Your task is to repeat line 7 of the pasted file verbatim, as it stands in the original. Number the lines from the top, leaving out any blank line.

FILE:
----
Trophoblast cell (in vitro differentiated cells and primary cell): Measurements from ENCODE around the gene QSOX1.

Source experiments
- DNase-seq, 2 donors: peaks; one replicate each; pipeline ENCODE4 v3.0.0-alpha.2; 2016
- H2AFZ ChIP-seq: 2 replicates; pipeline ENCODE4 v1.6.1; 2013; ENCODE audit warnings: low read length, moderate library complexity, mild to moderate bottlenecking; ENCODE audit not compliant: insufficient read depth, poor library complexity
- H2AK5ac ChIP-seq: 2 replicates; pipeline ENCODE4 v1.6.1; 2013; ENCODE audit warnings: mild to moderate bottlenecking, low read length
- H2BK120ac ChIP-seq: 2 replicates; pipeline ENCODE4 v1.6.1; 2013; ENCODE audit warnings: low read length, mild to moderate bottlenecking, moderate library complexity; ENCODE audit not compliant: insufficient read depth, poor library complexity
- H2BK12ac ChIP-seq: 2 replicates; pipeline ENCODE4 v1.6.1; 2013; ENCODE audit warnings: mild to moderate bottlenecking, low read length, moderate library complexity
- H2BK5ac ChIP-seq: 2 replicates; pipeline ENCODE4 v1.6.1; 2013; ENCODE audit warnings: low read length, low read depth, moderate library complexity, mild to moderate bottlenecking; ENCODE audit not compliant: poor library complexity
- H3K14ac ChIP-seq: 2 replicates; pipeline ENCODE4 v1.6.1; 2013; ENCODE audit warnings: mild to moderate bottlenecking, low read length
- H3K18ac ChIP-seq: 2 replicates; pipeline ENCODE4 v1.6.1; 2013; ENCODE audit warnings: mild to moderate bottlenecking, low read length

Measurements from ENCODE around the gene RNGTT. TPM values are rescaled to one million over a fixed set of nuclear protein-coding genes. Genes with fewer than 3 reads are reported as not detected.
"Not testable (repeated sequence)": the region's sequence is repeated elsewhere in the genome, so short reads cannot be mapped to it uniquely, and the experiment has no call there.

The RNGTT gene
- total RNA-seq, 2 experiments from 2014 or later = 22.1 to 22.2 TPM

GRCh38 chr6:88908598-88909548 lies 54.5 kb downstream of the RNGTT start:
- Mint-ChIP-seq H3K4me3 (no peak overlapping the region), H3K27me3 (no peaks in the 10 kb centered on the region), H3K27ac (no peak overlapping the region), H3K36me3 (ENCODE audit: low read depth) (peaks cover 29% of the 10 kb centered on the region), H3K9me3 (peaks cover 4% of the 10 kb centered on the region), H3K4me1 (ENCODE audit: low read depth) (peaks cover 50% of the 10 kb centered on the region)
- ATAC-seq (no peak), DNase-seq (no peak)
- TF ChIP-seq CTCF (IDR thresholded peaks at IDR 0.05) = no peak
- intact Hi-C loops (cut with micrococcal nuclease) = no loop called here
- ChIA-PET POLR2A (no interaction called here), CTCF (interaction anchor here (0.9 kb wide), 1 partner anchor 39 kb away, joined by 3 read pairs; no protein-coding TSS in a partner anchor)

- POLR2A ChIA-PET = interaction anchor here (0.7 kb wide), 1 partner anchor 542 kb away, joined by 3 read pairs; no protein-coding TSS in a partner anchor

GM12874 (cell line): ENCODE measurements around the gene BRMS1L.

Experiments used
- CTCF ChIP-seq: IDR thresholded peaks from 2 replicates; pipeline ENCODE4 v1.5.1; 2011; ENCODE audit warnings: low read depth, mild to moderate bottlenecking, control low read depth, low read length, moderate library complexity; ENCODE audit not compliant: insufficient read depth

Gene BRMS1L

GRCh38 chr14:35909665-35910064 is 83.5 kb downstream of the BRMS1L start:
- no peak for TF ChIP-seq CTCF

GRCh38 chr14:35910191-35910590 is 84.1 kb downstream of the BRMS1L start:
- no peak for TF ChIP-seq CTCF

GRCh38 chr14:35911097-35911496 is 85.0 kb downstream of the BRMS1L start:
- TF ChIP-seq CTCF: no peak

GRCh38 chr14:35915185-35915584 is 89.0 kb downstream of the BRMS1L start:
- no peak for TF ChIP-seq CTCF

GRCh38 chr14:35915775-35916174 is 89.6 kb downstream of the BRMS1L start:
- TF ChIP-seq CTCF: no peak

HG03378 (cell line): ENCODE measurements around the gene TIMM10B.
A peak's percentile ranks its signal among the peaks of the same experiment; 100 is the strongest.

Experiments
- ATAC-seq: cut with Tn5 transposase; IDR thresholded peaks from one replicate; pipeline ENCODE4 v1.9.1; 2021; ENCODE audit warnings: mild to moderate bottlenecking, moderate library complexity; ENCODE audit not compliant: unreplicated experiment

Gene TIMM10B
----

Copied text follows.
- H2BK12ac ChIP-seq: 2 replicates; pipeline ENCODE4 v1.6.1; 2013; ENCODE audit warnings: mild to moderate bottlenecking, low read length, moderate library complexity